AOL Aims High With MusicNow Buy

Signaling its intention to be a major player in the online music segment, America Online has purchased MusicNow, a digital music site that specializes in subscription packages.

AOL said it reached the deal to buy the firm from electronics retailer Circuit City in late September and closed the purchase this week. Specific financial terms were not disclosed.

AOL quickly put a preview of the new service it plans to launch with MusicNow in the fold and began offering a 30-day free trial for new subscsribers.

The service will be known as AOL Music Now and replace MusicNet@AOL, the current subscription offering from the portal, which is owned by Time Warner.

Ed Fish, senior vice president and general manager of AOL’s premium and subscription services, said the purchase gives AOL “a truly best-in-class, full-service, digital music platform” that would in turn let AOL offer “unparalleled music service” to its users.

Fish said features such as browsing, customization and personalization of music choices have been things AOL users have asked for in the past.

Around the Block

MusicNow has a long history in Internet time, having been founded in 1999 as FullAudio. Circuit City owned it for about a year, in a move that many analysts viewed as a bold experiment at the time but has proven to be a poor fit.

But that time has given MusicNow ample opportunity to develop a strong user interface and the type of features menu that analysts say will be increasingly important to set music download sites apart, especially as the predicted shift from pay-per-download — the current model offered by the dominant Apple iTunes — to subscription services.

The digital music business is expected to grow quickly, with sales rising from just 1 percent of the US$12 billion global music market to around 12 percent, or more than $1 billion per year, within four years, according to Jupiter Research.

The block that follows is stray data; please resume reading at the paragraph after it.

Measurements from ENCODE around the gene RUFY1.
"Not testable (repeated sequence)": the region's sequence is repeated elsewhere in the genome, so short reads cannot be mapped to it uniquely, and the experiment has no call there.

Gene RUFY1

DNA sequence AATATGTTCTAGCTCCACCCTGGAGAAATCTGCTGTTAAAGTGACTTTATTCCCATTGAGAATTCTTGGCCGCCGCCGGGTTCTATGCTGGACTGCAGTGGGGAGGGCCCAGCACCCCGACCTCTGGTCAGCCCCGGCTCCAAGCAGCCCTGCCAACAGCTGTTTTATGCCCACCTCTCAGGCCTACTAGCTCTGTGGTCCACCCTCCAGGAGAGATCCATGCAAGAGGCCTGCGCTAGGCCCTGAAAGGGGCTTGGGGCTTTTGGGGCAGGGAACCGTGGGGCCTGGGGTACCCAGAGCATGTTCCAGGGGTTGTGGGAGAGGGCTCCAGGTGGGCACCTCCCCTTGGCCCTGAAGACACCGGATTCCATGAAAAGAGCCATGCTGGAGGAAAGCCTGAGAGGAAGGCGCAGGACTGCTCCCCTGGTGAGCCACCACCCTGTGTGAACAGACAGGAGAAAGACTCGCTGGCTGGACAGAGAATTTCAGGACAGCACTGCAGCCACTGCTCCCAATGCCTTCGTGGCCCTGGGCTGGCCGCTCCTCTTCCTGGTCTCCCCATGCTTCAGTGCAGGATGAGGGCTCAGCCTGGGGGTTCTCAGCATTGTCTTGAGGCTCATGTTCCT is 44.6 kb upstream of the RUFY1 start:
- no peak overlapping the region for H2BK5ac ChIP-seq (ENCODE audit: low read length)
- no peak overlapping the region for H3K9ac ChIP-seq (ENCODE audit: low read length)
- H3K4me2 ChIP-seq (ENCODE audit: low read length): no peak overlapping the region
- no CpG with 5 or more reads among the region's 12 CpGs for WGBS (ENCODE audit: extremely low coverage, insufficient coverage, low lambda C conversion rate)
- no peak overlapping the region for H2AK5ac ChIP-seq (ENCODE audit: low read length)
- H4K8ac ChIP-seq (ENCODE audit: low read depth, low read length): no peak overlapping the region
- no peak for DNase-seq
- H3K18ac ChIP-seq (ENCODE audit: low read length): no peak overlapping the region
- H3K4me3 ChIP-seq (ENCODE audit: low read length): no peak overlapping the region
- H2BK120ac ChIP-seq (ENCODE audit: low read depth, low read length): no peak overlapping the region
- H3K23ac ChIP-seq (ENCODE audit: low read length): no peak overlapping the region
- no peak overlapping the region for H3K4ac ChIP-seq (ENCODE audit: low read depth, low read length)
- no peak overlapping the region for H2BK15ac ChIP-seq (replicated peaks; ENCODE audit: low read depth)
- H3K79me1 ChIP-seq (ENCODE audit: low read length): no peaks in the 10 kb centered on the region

AOL said it would keep all 40 employees of the company and run it as a standalone subsidiary reporting to executives in charge of subscriptions at AOL.

MusicNow brings a digital library of about 1 million songs and partnerships with all major record labels, AOL noted, as well as unique personalization features such as playlists that can be updated daily based on preferences and the ability to introduce other subscribers to music through a sharing feature.

Going Solo?

Analysts said it was difficult to read any meaning into the deal with respect to whether Time Warner was cooling off to the idea of selling off all or part of AOL or forging strategic partnerships.

Several major Internet companies have reportedly spoken to Time Warner about such a deal, with suitors including Microsoft, Google, Yahoo and Comcast.

Having a robust music service might make AOL even more attractive to the likes of Google and Microsoft, analysts noted. Microsoft has begun to launch its own music offerings, but so far hasn’t made much of a splash with them.

Google is not yet in the digital music business full-on, and may never actually go that route, but certainly could combine its search tools with music download to good effect, noted Forrester Research analyst Charlene Li.

“AOL could be an attractive acquisition for a number of reasons,” she said. “It has a hand in a number of growing areas, including music.”

AOL already offers streaming music subscriptions through a partnership with XM Satellite.

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